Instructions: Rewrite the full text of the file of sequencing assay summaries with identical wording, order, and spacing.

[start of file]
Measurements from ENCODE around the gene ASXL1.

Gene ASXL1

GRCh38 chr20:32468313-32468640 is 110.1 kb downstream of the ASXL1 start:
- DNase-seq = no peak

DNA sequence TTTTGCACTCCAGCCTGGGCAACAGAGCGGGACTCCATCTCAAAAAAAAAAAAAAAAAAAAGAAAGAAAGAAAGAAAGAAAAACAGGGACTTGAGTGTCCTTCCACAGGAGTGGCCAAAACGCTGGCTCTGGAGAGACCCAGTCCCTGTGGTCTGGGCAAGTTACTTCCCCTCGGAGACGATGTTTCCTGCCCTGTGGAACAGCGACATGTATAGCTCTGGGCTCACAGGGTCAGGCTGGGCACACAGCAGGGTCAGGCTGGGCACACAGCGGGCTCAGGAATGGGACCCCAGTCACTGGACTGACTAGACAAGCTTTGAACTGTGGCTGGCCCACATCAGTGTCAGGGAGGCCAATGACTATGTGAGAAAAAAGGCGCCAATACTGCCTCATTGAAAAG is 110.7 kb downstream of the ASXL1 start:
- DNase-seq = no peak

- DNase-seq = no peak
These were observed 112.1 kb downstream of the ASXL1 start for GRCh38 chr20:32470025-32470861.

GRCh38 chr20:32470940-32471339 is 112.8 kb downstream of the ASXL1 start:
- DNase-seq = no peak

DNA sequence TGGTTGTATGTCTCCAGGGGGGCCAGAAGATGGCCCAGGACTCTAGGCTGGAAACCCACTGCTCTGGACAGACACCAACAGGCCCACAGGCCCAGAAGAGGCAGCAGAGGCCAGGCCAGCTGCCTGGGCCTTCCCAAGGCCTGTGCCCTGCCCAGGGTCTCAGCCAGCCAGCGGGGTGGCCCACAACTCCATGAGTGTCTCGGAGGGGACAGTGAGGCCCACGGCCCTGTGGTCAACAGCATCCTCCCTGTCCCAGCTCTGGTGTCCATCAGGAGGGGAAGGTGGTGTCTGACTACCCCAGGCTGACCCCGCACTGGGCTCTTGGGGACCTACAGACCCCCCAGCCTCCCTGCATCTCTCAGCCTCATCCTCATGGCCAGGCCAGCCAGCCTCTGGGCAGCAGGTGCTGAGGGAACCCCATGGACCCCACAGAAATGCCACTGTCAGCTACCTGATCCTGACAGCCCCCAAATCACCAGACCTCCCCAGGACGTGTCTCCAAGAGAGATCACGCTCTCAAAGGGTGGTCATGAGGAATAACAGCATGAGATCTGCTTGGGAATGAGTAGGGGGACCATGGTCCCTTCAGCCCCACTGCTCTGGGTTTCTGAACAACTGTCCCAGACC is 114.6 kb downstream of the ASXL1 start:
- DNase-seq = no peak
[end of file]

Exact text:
Measurements from ENCODE around the gene ASXL1.

Gene ASXL1

GRCh38 chr20:32468313-32468640 is 110.1 kb downstream of the ASXL1 start:
- DNase-seq = no peak

DNA sequence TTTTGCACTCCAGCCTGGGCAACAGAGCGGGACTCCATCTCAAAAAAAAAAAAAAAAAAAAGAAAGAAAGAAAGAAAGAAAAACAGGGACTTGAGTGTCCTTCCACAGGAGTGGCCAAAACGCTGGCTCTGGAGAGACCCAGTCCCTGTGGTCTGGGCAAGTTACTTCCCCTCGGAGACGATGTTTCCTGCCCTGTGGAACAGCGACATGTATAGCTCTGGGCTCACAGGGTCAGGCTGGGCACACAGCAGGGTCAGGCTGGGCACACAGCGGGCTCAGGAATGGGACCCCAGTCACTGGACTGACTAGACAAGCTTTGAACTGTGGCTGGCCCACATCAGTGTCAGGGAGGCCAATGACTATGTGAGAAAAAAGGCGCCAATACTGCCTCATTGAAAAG is 110.7 kb downstream of the ASXL1 start:
- DNase-seq = no peak

- DNase-seq = no peak
These were observed 112.1 kb downstream of the ASXL1 start for GRCh38 chr20:32470025-32470861.

GRCh38 chr20:32470940-32471339 is 112.8 kb downstream of the ASXL1 start:
- DNase-seq = no peak

DNA sequence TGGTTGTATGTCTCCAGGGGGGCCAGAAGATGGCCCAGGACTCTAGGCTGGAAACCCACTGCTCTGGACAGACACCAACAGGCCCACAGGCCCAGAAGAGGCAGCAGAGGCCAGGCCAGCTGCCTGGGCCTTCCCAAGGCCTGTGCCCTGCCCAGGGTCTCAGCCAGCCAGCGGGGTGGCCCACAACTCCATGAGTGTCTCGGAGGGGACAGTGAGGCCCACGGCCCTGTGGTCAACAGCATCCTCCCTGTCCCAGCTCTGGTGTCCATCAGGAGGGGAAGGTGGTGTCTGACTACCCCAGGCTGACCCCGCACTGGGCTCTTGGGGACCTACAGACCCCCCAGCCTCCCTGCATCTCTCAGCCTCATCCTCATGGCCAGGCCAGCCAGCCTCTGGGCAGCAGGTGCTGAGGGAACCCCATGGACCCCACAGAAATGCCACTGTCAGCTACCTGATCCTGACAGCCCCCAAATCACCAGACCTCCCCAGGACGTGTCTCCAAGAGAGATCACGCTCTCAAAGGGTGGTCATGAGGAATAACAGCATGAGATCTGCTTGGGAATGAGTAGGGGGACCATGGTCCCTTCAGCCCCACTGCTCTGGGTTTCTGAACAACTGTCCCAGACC is 114.6 kb downstream of the ASXL1 start:
- DNase-seq = no peak